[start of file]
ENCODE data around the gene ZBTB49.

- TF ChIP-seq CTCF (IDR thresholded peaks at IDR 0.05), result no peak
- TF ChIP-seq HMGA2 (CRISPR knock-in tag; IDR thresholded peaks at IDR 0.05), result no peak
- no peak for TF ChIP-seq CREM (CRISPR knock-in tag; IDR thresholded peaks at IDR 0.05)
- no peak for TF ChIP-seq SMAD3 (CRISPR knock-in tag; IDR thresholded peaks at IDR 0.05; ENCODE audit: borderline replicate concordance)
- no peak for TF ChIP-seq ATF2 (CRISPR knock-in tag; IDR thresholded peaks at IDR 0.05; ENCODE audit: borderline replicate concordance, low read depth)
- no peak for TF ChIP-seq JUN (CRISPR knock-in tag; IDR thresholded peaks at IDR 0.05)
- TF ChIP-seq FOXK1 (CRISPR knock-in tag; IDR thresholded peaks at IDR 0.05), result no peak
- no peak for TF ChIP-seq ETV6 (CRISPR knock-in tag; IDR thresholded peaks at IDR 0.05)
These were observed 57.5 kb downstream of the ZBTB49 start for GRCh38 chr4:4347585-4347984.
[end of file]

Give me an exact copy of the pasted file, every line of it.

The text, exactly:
ENCODE data around the gene ZBTB49.

- TF ChIP-seq CTCF (IDR thresholded peaks at IDR 0.05), result no peak
- TF ChIP-seq HMGA2 (CRISPR knock-in tag; IDR thresholded peaks at IDR 0.05), result no peak
- no peak for TF ChIP-seq CREM (CRISPR knock-in tag; IDR thresholded peaks at IDR 0.05)
- no peak for TF ChIP-seq SMAD3 (CRISPR knock-in tag; IDR thresholded peaks at IDR 0.05; ENCODE audit: borderline replicate concordance)
- no peak for TF ChIP-seq ATF2 (CRISPR knock-in tag; IDR thresholded peaks at IDR 0.05; ENCODE audit: borderline replicate concordance, low read depth)
- no peak for TF ChIP-seq JUN (CRISPR knock-in tag; IDR thresholded peaks at IDR 0.05)
- TF ChIP-seq FOXK1 (CRISPR knock-in tag; IDR thresholded peaks at IDR 0.05), result no peak
- no peak for TF ChIP-seq ETV6 (CRISPR knock-in tag; IDR thresholded peaks at IDR 0.05)
These were observed 57.5 kb downstream of the ZBTB49 start for GRCh38 chr4:4347585-4347984.